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Liberia whistleblowers in U.S. deny $1 million theft

Two Liberian-Americans accused of “economic sabotage” by the African country have denied the charges and claim they have proof of large-scale graft by top officials there.

Judge Melvin Johnson, left, the first black Chief Judge of Lithonia, Georgia (USA), was a legal advisor to the Liberian Airport Authority.

He was appointed with the support of his alleged co-conspirator, Ellen Corkrum, also a Liberian-American who served as the airport authority’s managing director.

They claim to “have assembled hundreds of pages of documents and email correspondence that would prove their case,” VOANews reported last week.

Liberia wants the United States to extradite the pair so they can be prosecuted for allegedly stealing $1 million and fleeing the country.
But Johnson told VOA “he and Corkrum began secretly recording senior government officials, including President Ellen Johnson Sirleaf, when they learned of a plot by government officials to undermine their anti-corruption measures.”

He said they were told by Defense Minister Brownie Samukai that certain government officials, including the Finance Minister, Amara Konneh, and Minister of State for Presidential Affairs, Edward McClain, “wanted unfettered access to $130 million that was slated for airport renovation.”

Justice Minister Christiana Tah confirmed to VOA that Liberia has indicted the pair and asked the U.S. government to extradite them.
In President Sirleaf’s January 27 State of the Nation speech, she called Corkrum “an unscrupulous and conspiring newly recruited Managing Director, who returned kindness and deference with entrapment and intriguing accusations to damage the credibility of several individuals, and the image of the country.”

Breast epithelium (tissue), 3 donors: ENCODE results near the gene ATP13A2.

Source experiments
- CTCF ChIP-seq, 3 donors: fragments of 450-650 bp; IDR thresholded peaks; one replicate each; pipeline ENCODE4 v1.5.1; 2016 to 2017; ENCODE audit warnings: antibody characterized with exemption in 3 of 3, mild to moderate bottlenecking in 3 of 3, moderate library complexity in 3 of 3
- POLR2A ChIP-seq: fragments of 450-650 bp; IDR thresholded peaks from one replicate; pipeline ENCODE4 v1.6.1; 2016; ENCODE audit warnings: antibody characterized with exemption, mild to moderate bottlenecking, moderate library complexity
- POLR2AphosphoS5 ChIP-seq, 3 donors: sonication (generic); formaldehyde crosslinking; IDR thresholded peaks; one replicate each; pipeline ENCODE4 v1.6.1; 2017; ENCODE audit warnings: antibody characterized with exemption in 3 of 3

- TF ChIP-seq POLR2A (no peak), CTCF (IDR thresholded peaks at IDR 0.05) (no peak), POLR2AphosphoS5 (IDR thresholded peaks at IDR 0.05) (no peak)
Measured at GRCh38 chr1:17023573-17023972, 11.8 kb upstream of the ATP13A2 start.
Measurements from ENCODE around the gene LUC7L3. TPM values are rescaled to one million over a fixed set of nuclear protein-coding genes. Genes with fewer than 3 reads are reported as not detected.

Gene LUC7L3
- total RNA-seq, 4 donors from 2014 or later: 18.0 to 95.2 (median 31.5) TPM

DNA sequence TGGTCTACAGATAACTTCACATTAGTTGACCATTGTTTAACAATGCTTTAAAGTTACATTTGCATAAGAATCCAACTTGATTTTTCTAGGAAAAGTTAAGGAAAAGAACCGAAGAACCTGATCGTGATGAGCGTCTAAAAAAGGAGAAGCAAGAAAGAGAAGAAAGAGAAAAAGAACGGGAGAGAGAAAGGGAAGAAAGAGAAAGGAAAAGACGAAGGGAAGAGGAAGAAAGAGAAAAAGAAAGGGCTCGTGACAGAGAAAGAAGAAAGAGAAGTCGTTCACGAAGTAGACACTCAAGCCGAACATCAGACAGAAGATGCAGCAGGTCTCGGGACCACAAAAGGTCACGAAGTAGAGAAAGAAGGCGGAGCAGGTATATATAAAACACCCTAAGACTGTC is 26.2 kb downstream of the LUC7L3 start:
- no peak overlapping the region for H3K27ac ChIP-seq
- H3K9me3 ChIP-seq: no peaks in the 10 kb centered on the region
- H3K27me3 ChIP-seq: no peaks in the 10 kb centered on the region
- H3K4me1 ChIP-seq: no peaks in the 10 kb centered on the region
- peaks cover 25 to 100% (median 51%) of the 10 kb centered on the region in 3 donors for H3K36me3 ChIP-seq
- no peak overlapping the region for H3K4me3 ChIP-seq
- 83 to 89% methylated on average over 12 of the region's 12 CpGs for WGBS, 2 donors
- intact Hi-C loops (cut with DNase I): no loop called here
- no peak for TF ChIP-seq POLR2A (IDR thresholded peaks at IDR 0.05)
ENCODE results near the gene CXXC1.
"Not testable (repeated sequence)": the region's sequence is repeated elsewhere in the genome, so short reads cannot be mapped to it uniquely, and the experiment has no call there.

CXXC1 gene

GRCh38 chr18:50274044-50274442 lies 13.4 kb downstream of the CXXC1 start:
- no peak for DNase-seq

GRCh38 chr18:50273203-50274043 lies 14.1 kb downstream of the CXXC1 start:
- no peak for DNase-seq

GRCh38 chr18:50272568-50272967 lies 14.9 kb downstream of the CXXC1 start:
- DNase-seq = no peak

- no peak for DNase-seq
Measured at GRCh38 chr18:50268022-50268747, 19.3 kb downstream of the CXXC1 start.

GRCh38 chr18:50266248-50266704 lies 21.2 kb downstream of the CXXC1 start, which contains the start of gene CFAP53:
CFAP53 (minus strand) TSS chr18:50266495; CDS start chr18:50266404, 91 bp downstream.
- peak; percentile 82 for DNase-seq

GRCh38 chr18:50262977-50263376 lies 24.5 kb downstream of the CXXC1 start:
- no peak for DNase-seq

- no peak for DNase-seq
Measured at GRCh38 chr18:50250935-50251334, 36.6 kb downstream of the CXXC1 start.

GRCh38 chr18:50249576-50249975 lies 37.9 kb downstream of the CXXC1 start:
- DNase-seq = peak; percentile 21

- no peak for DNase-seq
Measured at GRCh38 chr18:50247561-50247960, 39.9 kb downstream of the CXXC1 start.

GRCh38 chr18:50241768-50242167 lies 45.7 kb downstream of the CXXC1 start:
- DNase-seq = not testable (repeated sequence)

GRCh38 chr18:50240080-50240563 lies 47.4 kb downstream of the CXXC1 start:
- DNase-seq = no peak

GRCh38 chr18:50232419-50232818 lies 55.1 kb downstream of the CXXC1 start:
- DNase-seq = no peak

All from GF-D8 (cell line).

Johnson said the Liberia government brought the charges against himself and Corkrum to cover up “the embarrassing revelations” contained in the secret recordings, VOA said.

He and Corkrum have secret tape recordings of President Sirleaf and her sister, Johnson told VOA.
“All the recordings we have are tailored to exposing corruption or tailored to bring the truth to the Liberian people and to the world as to why the everyday people of Liberia continue to suffer in light of all the natural resources and international goodwill that we have,” Johnson said.

Johnson said Liberian government officials helped him and Corkrum flee the country. He didn’t name those who helped.

He said he and Corkrum have met with State Department officials in Washington, DC to discuss what he calls “bogus” claims behind the extradition request.


Richard L. Cassin is the Publisher and Editor of the FCPA Blog. He can be contacted here.

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